I remained a little tense as the entire scene including the Reading Rooms, the can of flying paint and my angry would’ve-been step-mother zoomed off to the left in a blur of shifting reality and a new scene came barging in to replace it.

I now stood before the stage of an outdoor theatre. My hand was no longer clutching a broomstick in an aggressive manner, instead I was holding a theatre programme which quickly brought me up to speed with my new environment. I was about to watch a performance from the “Travelling Zombie Theatre Group” and their rendition of ‘Dawn of the Living’. This would be interesting…

Here’s what I recall about the general plot details; everyone in the world was a Zombie. Everybody had been Zombies for so long, it was practically de rigueur mortis. Zombies went about their plodding daily routines, filling the streets, moaning and groaning, running around and scaring rodents, just doing the things that Zombies do. Then I recall a scene where a moaning, mumbling, middle-aged man Zombie paused in his slouch and raised his head to look at the sluggish, teenage boy Zombie staggering towards him. The middle aged Zombie had a glimmer of recognition in its eye and he murmured “Sonnnnn ?!” the teenage zombie boy slowly looked up and replied “Daaaaaad?!” Then in a stinky, rotting, slushy moment that even a dead Spielberg would be proud of, the two Zombies collapsed into each other’s arms in a putrid warm embrace.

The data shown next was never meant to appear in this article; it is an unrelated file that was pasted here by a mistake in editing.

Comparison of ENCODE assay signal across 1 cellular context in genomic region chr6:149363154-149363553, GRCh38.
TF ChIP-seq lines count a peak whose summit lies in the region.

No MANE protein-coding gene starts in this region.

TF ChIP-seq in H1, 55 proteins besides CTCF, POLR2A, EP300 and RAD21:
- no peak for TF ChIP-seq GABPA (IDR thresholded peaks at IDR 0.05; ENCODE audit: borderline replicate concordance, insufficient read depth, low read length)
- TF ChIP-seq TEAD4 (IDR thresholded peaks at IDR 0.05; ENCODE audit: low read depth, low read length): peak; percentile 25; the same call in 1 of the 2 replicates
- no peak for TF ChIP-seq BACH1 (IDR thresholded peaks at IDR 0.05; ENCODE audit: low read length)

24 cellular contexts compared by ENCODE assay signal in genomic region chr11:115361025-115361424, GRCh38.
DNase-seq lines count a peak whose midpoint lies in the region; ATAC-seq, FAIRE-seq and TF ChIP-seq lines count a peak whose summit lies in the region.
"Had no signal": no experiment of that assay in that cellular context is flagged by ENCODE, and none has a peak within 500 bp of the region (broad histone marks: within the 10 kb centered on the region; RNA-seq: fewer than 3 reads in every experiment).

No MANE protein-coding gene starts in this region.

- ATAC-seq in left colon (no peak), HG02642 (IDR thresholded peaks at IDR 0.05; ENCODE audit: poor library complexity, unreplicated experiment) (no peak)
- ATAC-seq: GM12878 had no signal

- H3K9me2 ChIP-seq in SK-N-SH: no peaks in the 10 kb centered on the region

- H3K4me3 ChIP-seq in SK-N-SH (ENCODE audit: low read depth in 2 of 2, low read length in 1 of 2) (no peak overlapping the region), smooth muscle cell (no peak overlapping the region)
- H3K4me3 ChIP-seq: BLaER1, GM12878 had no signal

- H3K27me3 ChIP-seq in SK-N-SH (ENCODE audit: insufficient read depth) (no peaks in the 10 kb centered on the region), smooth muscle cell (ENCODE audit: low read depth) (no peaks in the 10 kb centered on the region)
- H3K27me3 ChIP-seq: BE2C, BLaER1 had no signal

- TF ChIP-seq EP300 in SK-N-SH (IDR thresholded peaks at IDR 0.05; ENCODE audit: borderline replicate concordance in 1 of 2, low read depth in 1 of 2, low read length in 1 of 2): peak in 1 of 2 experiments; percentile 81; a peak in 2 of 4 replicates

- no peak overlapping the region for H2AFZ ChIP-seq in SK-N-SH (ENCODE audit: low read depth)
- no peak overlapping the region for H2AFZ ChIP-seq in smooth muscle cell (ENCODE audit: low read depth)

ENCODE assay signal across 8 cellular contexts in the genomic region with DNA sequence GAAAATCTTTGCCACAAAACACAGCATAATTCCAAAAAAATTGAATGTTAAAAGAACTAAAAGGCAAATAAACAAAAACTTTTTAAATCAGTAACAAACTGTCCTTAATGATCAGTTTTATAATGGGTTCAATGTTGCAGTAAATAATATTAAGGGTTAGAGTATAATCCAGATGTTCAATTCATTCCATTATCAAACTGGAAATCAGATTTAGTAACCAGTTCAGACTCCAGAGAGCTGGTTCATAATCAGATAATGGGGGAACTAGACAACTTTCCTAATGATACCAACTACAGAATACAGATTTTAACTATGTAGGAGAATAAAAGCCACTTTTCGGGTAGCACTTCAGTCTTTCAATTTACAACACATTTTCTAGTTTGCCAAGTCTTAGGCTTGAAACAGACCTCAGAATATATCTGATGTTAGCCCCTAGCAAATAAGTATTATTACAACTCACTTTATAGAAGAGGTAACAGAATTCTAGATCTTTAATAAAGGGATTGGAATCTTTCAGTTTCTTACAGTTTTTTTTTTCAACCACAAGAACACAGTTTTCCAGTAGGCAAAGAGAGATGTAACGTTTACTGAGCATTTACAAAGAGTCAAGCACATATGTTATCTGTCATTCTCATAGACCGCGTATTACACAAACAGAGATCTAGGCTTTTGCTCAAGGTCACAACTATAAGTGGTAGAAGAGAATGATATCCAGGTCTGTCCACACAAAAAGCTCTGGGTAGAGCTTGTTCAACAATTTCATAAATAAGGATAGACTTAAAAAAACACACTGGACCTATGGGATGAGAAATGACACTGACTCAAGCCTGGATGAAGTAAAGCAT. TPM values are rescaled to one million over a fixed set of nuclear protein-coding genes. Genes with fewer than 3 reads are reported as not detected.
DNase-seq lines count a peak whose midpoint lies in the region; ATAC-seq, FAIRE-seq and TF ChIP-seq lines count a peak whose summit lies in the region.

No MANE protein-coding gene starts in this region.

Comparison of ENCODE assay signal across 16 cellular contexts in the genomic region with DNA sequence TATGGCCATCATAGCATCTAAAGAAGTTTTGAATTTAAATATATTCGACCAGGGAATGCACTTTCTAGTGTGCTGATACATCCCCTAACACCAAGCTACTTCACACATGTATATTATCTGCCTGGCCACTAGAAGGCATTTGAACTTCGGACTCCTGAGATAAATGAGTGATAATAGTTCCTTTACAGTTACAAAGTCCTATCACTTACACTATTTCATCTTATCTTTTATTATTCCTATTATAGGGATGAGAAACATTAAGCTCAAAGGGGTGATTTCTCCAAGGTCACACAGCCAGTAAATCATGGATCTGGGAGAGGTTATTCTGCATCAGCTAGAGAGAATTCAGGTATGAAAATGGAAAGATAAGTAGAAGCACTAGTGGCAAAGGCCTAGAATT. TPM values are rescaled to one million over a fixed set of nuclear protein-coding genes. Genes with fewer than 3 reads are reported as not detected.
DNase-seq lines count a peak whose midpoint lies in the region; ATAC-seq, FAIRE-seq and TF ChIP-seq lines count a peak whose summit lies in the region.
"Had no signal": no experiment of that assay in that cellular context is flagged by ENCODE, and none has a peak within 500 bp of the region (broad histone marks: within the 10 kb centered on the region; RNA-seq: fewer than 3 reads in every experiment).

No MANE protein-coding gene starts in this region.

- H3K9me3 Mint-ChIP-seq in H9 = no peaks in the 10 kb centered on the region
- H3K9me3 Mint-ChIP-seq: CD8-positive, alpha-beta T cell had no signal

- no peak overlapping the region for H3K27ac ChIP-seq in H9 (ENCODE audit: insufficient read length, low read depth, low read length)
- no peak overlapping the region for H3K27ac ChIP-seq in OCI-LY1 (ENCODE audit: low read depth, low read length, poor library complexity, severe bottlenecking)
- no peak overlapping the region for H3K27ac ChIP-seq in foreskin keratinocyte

I was so absorbed by this unfolding melodrama; I completely forgot that I was an audience member. How terrifying for the Zombies though! A viral infection of humanity and compassion spreading from corpse to corpse, bringing everybody to life!

Shifts occur out of the blue during my travels in places, I generally have no warning that one is coming and I’m an adaptable personality type so I tend to just ‘go with the flow’ of anything that happens next. Sometimes a shift will bring me into the peripheral edge of another place or plane of existence, for reasons that are never completely clear to me, I can be somewhere and simultaneously NOT be somewhere at the same time. To illustrate this more clearly to you, you need to imagine yourself as a ghost in your own life. Imagine being completely immersed in your world but incapable of fully interacting with your environment, you cannot communicate, you cannot influence any aspects of a scene … not really a great deal of difference to say, ‘watching the telly’.

After the Zombie theatre group’s rousing play, I briefly became a disembodied observer in a bank somewhere in a future world. I saw a couple of business women dressed in ugly crisp suits walk into their personal bank vaults that resembled mini-van sized, steel hazel nuts with heavy circular doors marking their entrances. Because I was there but not there, I really felt no resonance with this brief scene. I suspect that this alone was my reason for quickly shifting again and finding my next port of call, the familiar and seemingly predictable world of our own space time continuum.